Eddie Espinoza, who used to cruise and get tickets all the time with his Orange County buddies up on Bristol Street, wanted to be different from that scene one day, and while he came to thinking outside the box he dared himself to be, well, himself and started looking around for the perfect ride. He found a ’63 Chevrolet Impala up in the city of Modesto, CA, which is part of the San Joaquin Valley. Eddie bought the car and brought it back from the agricultural valley down to Southern California. Eddie knew he would also have to change up the look of the ride to sort of stand out or be somewhat different from the normal street cruisers out in the O.C. boulevards.
After attempting his first do over of his ’63 hardtop by himself, he went to check out this car club that some guys named Chuck and Pork chop had invited him to. To his surprise, he was told by their car committee that the car had to be re-worked starting from scratch, because there were a few flaws that could not be fixed unless it was completely taken down and to start all over. After a long weekend of drinking his sorrows away, he jumped into the full redo on his ride, but only this time, it was with guidance.
The first thing that he did was to take the car apart and have the bodywork touched up and ready for paint. Influenced by some of the great paint work and designs by Mario Gomez, he visited Danny D of Baldwin Park, who took on the task of saving as much of the original Gold color that Eddie’s daughter Brianna had picked. The results were 6 months of prepping and painting, followed up by countless hours of pinstripping that would tie all the multi-colors together.
From what Eddie tells us, he thought that he would be close to being done and ready for assembly. Boy, was he wrong. Once the paint was done on the exterior, the engine was yanked out, the firewall and the radiator core support were shaved by the Dragon shop out in Santa Fe Springs. This was done so it could be painted to match the exterior. With his engine out, his two club buddies decided to help him out by taking the chrome that was on the engine and chucking it in the garbage. With his pride bent like his motor parts, Eddie went and had his engine painted by Danny D (the D’s stand for Dollars, lots of them) and then assembled by Aaron “Bubba” Garcia.
Bubba dressed up the engine by bolting on the billet accessories that were bought at the Pomona swapmeet over a period of a few trips. The engine parts included installing a Zoops serpentine pulley kit, polished intake and powder-coated Edelbrock carburetor. This setup was a perfect combination as the engine was hooked up with a Flowmaster bolt on exhaust kit installed by Jason at the Muffler Man in Placentia, which allowed the engine to breath and run more efficiently.
Next for Eddie was to re-do the suspension as Eddie and his camarada Bubba took on the task of reinstalling hydraulics on this soon to be bad and classic Impala. Two Hurricane CCE Hydraulic aluminum pumps were installed to allow the suspension to lower at the touch of a switch. With all the weight of batteries and the power of the upgraded motor, the suspension also received a brake upgrade from ABS, as a four disc brake kit was used to help stop the car on a dime.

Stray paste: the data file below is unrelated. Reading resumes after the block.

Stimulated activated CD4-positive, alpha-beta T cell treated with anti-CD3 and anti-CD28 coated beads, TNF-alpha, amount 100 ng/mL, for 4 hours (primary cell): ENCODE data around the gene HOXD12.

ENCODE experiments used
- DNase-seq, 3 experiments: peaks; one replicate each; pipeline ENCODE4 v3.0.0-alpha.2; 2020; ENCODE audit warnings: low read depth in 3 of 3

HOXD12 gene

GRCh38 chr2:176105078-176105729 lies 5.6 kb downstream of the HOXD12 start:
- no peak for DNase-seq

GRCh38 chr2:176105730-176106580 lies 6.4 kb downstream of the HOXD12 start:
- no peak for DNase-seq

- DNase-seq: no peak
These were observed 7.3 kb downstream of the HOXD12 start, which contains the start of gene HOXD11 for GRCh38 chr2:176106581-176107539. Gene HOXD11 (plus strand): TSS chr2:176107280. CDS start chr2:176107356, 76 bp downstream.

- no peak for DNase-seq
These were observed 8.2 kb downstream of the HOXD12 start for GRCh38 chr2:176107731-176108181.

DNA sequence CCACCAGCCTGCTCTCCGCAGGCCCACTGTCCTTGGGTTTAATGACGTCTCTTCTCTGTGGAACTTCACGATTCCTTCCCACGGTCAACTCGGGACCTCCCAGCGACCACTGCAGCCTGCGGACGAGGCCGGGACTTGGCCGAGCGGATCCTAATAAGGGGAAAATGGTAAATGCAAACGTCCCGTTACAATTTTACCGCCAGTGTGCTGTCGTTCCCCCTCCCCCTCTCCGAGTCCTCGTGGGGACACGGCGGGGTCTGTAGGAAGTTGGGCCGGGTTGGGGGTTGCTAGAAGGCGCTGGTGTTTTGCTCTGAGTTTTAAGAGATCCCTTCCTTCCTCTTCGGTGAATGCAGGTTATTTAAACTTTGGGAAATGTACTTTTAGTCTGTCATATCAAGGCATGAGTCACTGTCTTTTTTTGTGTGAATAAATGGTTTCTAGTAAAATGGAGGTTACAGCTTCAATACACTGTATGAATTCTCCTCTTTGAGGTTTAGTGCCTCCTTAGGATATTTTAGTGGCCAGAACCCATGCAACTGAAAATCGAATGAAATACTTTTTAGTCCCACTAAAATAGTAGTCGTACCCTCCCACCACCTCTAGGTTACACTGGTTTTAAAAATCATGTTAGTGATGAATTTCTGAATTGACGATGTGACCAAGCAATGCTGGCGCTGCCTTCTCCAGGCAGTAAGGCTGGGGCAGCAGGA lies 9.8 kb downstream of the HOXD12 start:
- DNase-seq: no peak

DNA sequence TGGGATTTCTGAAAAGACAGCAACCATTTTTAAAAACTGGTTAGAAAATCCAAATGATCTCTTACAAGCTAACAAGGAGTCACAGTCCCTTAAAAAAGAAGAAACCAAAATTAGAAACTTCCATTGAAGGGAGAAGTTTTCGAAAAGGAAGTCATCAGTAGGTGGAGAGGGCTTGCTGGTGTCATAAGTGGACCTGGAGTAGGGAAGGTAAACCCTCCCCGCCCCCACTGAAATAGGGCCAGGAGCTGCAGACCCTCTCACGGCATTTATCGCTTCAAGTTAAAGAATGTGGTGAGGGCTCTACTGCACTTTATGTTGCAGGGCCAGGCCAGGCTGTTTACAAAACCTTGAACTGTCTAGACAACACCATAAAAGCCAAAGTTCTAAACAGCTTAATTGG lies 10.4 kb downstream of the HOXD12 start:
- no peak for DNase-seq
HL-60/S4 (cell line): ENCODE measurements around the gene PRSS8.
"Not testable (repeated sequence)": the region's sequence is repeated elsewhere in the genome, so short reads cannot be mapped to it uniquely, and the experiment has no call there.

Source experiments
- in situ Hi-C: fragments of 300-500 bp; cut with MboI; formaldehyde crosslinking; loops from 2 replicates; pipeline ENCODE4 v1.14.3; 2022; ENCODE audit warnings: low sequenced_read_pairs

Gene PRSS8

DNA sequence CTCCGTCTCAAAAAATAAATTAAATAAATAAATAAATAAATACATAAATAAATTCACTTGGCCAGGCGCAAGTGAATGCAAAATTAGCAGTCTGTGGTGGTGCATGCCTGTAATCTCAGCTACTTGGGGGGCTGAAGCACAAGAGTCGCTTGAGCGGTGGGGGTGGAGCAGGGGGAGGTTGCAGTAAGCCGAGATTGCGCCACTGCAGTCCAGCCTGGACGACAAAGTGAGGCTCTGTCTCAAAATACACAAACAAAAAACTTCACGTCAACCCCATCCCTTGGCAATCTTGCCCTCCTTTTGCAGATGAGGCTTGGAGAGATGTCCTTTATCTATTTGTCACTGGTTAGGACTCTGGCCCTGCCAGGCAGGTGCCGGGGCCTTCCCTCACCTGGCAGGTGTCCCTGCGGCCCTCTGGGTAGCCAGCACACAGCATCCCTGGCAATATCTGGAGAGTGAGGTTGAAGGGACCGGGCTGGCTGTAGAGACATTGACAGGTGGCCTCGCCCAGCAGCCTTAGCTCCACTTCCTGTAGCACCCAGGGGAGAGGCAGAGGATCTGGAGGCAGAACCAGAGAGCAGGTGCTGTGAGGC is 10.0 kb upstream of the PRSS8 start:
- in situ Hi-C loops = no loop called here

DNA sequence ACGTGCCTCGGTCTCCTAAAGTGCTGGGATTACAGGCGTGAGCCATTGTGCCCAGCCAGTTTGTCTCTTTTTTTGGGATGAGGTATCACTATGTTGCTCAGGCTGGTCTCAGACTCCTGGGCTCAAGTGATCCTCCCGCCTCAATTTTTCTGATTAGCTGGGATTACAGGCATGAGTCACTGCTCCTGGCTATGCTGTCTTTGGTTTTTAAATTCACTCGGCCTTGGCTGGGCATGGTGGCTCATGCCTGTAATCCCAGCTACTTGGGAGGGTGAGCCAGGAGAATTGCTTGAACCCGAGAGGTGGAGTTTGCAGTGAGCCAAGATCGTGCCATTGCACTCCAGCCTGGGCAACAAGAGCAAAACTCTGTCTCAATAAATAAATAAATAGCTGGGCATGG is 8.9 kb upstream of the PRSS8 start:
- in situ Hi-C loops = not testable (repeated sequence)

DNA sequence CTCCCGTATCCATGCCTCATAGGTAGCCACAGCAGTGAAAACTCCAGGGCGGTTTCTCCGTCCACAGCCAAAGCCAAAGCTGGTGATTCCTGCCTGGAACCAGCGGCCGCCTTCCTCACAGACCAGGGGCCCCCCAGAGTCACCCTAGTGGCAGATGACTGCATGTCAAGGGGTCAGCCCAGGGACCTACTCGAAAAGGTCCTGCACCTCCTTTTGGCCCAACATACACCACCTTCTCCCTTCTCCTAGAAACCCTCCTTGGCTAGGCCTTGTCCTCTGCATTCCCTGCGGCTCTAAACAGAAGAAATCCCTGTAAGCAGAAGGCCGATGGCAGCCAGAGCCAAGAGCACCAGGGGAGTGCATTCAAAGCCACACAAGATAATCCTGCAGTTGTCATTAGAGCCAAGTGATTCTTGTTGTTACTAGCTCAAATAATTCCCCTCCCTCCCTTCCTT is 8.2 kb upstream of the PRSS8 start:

With the motor all-chromed out and the hydraulics done, Joe of Joe’s Polishing in Whittier worked on the trim for the exterior of the car. Once those gleaming chrome strips were put on at Chuy’s garage on “La Calle Hamel,” the car came home and against Eddie’s will, a saws all was used to cut out the factory dash. The reasoning was, you have a custom paintjob, custom motor compartment, and now you’ll have a custom dash and interior to go with the rest of the car.
With no dash in the car, Eddie went back to Danny D who designed the interior. Once the designing was done, the car was taken to Henry of Henry’s Customs who took on the stitch and fiberglass job. Henry wrapped the Lexus seats and interior in leather and suede. The interior had upgrades that included a chrome ididit column, retro tek digital shifter, digital gauges, and molded panels that were prepared and sprayed by Eddie’s friend Pete “Brocha” Calderon.
With the help of his wife Daisy, who was there from the beginning of the build, Eddie decided to name the car “The Last Laugh” because people doubted the direction and dedication it would take to complete this type of car build. At the end of Eddie’s build, he got the last laugh as he has shown everybody in the OC that you could build a clean car even when there is some doubt!
The Last Laugh
Owner: Eddie Espinoza
Vehicle: ’63 Chevrolet Impala Super Sport
City/State: Santa Ana, California
Club: Lifestyle Los Angeles
Engine: Stock 350-cid GM engine painted and dressed up with chrome accessories.
Tires: Premium Sportway 5.20s
Wheels: 13×7, 72-spoke chrome Dayton wire wheels